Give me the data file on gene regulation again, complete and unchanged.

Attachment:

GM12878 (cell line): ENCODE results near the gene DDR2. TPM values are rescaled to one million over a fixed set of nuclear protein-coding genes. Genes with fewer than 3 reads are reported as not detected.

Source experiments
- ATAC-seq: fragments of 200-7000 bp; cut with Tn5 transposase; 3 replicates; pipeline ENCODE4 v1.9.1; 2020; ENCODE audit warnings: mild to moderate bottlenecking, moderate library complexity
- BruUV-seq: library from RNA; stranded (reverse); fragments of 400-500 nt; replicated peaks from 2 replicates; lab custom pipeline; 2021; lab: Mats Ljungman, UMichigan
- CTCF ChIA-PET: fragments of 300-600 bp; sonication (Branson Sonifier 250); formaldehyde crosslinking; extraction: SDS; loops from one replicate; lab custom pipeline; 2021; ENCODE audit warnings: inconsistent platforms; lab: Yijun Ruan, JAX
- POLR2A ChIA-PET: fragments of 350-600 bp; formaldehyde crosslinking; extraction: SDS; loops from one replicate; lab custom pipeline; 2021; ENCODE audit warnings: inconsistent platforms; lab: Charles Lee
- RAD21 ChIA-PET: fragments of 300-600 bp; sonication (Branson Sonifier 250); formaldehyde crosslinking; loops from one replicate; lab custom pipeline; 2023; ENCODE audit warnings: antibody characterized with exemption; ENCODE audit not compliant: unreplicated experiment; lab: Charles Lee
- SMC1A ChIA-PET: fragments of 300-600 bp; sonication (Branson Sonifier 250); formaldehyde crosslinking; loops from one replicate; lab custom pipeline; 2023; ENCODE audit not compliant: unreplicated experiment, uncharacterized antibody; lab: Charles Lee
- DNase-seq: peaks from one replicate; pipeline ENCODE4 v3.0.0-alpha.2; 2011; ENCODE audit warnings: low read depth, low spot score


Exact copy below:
GM12878 (cell line): ENCODE results near the gene DDR2. TPM values are rescaled to one million over a fixed set of nuclear protein-coding genes. Genes with fewer than 3 reads are reported as not detected.

Source experiments
- ATAC-seq: fragments of 200-7000 bp; cut with Tn5 transposase; 3 replicates; pipeline ENCODE4 v1.9.1; 2020; ENCODE audit warnings: mild to moderate bottlenecking, moderate library complexity
- BruUV-seq: library from RNA; stranded (reverse); fragments of 400-500 nt; replicated peaks from 2 replicates; lab custom pipeline; 2021; lab: Mats Ljungman, UMichigan
- CTCF ChIA-PET: fragments of 300-600 bp; sonication (Branson Sonifier 250); formaldehyde crosslinking; extraction: SDS; loops from one replicate; lab custom pipeline; 2021; ENCODE audit warnings: inconsistent platforms; lab: Yijun Ruan, JAX
- POLR2A ChIA-PET: fragments of 350-600 bp; formaldehyde crosslinking; extraction: SDS; loops from one replicate; lab custom pipeline; 2021; ENCODE audit warnings: inconsistent platforms; lab: Charles Lee
- RAD21 ChIA-PET: fragments of 300-600 bp; sonication (Branson Sonifier 250); formaldehyde crosslinking; loops from one replicate; lab custom pipeline; 2023; ENCODE audit warnings: antibody characterized with exemption; ENCODE audit not compliant: unreplicated experiment; lab: Charles Lee
- SMC1A ChIA-PET: fragments of 300-600 bp; sonication (Branson Sonifier 250); formaldehyde crosslinking; loops from one replicate; lab custom pipeline; 2023; ENCODE audit not compliant: unreplicated experiment, uncharacterized antibody; lab: Charles Lee
- DNase-seq: peaks from one replicate; pipeline ENCODE4 v3.0.0-alpha.2; 2011; ENCODE audit warnings: low read depth, low spot score